Retinal layer segmentation and quantitative thickness measurements provide important information for disease detection and diagnosis. The current study presents the mean values of intra-retinal layer volumes and sectorial thicknesses and their distribution characteristics in Chinese adults with T2DM and healthy controls. We demonstrated that the newly available auto-segmentation technology of Spectralis SD-OCT could detect significant decreases in the thickness of the inner retina (IPL, GCIPL and OPL), which might reflect the gross anatomical loss of ganglion cell nuclei and dendrites, in the eyes of diabetic patients with no DR compared with healthy controls.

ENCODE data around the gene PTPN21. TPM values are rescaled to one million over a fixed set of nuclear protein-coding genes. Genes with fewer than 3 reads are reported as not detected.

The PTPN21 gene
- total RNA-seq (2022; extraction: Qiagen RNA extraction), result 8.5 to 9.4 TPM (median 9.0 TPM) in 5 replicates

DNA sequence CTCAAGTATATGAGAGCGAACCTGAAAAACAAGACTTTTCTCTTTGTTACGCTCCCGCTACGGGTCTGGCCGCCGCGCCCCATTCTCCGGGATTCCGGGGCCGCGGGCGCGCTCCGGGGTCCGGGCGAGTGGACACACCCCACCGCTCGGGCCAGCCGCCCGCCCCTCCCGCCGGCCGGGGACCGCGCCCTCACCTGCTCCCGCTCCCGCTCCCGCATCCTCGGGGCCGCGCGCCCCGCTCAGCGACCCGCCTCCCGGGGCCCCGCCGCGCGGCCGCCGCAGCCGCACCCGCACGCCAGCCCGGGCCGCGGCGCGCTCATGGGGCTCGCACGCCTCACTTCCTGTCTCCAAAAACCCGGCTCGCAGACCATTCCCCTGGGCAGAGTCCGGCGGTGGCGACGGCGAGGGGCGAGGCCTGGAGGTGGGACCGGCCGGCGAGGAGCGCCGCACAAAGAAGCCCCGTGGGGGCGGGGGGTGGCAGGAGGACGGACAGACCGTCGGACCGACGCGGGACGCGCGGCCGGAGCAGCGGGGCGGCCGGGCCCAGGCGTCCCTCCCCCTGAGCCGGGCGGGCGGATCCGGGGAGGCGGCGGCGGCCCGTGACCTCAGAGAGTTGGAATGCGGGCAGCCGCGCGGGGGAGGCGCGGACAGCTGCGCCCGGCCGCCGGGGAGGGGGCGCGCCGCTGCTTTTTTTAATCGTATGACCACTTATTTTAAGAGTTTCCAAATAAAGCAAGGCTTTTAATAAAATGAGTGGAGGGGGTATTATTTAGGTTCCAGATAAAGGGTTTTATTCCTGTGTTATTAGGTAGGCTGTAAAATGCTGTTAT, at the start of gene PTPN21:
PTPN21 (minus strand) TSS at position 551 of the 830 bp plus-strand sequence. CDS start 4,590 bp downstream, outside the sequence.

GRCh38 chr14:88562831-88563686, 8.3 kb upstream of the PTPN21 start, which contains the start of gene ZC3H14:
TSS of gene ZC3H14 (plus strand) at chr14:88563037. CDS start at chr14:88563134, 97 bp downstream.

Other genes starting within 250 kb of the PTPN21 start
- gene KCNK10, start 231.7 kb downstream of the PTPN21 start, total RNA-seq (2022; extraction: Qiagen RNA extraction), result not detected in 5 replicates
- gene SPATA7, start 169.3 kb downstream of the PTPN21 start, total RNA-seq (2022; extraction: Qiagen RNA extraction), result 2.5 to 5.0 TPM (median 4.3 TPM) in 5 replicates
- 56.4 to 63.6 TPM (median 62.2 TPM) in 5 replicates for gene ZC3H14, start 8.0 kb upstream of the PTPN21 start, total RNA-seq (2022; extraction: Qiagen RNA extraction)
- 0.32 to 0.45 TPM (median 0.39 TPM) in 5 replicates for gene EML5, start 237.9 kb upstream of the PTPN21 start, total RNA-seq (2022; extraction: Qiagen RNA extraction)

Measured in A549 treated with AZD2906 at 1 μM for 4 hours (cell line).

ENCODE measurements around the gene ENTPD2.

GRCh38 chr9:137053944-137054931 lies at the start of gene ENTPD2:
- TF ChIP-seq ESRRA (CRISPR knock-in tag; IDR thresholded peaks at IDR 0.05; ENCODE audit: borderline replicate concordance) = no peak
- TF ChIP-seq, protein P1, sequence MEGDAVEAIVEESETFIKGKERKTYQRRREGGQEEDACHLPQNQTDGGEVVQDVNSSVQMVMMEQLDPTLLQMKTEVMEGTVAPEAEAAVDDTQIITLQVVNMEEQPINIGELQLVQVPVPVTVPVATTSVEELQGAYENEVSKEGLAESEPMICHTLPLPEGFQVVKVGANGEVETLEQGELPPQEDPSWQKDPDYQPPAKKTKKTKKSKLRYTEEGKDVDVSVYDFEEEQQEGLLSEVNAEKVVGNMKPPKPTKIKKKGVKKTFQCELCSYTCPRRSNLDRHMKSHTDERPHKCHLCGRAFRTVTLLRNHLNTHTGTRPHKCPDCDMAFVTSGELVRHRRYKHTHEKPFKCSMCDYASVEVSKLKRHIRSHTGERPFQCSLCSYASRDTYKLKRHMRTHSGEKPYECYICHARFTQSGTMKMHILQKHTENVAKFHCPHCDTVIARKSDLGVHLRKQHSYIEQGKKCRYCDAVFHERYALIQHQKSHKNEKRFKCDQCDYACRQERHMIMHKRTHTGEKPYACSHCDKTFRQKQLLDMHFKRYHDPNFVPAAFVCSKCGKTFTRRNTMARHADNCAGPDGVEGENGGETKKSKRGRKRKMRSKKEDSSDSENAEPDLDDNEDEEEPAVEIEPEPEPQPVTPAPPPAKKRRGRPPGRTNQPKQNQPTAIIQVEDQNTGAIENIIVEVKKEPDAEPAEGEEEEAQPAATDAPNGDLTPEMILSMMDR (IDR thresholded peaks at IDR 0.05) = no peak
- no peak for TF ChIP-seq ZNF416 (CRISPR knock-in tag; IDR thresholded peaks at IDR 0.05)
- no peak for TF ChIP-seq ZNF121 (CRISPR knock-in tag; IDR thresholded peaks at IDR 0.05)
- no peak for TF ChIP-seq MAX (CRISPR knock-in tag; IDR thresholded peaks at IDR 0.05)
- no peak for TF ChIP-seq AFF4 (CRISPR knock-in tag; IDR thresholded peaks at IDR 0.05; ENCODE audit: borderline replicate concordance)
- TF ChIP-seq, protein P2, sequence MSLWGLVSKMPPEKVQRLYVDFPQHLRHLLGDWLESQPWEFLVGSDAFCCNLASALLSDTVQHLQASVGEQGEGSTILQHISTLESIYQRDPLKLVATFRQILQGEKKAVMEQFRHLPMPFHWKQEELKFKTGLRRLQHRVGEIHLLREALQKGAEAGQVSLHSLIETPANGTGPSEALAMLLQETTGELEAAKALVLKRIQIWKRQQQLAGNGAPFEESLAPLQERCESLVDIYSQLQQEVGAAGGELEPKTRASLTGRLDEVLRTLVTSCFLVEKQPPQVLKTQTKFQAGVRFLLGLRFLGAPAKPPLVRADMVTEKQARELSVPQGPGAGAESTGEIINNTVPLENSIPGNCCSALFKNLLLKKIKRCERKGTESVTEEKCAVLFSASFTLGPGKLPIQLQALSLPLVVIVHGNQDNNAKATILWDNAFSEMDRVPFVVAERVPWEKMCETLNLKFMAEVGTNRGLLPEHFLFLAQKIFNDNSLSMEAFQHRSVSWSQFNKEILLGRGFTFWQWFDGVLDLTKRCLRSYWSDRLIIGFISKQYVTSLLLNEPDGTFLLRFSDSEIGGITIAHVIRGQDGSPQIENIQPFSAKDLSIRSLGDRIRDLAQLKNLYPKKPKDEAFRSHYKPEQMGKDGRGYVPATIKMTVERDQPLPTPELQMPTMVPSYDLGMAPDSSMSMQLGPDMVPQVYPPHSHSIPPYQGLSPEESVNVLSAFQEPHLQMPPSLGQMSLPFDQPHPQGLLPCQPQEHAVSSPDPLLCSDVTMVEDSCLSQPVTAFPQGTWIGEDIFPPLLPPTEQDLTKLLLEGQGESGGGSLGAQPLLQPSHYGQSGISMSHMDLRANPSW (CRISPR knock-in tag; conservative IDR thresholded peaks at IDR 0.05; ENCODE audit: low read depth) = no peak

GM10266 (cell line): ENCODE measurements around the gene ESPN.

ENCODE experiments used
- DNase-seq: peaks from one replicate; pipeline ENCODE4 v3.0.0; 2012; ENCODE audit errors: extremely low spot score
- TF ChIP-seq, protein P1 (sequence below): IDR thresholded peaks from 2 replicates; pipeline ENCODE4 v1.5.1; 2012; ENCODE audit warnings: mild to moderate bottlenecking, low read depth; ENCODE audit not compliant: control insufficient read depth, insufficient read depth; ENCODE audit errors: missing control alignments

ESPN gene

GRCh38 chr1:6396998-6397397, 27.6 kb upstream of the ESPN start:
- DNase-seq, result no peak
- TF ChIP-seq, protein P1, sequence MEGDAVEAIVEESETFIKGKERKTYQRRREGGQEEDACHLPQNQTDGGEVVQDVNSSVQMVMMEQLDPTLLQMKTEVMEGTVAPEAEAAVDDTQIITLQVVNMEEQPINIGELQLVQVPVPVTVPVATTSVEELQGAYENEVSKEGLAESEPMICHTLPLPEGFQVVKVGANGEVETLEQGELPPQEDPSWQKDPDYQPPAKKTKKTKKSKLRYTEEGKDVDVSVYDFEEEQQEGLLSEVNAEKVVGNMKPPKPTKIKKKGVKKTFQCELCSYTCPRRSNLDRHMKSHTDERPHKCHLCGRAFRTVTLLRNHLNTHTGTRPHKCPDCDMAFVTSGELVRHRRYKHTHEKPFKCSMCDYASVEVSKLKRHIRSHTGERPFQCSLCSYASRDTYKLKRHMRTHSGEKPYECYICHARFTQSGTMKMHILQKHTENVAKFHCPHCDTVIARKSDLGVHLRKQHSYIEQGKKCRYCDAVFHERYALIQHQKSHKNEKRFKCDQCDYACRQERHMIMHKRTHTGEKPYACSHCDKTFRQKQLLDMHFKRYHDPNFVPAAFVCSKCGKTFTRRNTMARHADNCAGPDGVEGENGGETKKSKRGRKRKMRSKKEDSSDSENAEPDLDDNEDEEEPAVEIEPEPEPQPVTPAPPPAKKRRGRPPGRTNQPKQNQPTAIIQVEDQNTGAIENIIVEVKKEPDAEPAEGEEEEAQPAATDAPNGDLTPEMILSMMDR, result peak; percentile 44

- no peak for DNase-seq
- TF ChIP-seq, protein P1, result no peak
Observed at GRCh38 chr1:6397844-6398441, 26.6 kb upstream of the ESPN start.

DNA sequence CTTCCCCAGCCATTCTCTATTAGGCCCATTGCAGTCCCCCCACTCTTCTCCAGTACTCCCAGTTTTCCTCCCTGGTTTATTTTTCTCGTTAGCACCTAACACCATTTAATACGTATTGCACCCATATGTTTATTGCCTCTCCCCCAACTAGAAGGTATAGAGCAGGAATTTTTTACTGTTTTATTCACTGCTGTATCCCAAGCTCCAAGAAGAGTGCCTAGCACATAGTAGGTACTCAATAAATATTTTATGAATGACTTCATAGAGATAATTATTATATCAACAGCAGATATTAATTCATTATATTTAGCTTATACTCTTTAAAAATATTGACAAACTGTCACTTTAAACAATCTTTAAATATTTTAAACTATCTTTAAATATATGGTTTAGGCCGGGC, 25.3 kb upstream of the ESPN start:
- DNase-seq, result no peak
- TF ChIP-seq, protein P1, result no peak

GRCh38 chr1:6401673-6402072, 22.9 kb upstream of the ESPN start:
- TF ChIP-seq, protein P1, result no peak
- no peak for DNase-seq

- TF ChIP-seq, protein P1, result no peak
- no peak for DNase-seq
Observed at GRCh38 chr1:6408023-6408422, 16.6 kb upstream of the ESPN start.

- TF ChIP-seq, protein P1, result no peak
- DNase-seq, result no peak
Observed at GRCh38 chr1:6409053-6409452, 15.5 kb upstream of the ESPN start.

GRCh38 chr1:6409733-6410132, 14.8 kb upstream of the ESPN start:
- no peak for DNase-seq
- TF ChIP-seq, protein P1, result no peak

Several previously published studies have investigated total retinal thickness or isolated RNFL or GCIPL thickness in diabetic patients. Using a Topcon 3D OCT-1000, van Dijk et al. [25, 26] found that the pericentral area of the GCL and the peripheral area of the RNFL were significantly thinned in patients with mild DR, but not in diabetic patients with no DR, among a small number of subjects. Meanwhile, Chen Y et al. [27] and Demir et al. [38] demonstrated that the thicknesses of the RNFL and GCIPL in type 2 diabetes patients were lower than in healthy controls, but the results were not statistically significant. In contrast, Jay Chhablani et al. [24] reported early thinning of ganglion cell complex thickness using the Cirrus HD-OCT, and Vujosevic et al. [39] found a decrease in the RNFL thickness in type 2 diabetes patients who had no apparent microvascular signs of DR. Recently, Tavares Ferreira J et al. [40] found a thinner retina, with decreased thickness particularly in the inner layers, in diabetic patients without DR after 1 year of follow-up. Consistent with previous publications, the current study also found no significant differences in the TR and ORL thicknesses among the 3 groups, but significant thinning of the IRL, and particularly the IPL and GCIPL, was found in diabetic subjects without visible vascular signs of DR. Compared with previous studies, our study showed markedly diffuse thinning of the IPL in eyes in both the mild DR and the NO-DR groups using Spectralis SD-OCT intra-retinal layer thickness measurements, and Bonferroni’s post hoc test indicated a statistically significant difference between the diabetes patients with no DR and the control subjects. Although different SD-OCT instruments have different scanning processes, methods of identification of the outer retinal boundary lines and segmentation algorithms, Spectralis and the Cirrus HD-OCT instrument have similarities in retinal thickness measurement [30], and their ability to detect glaucoma damage is comparable[17]. In addition, results from our study supported and strengthened previous histological findings showing that IPL thinning (RGC degeneration begins with the dendrites) [41] and retinal amacrine neuronal dysfunction can be observed in diabetic patients [10,12].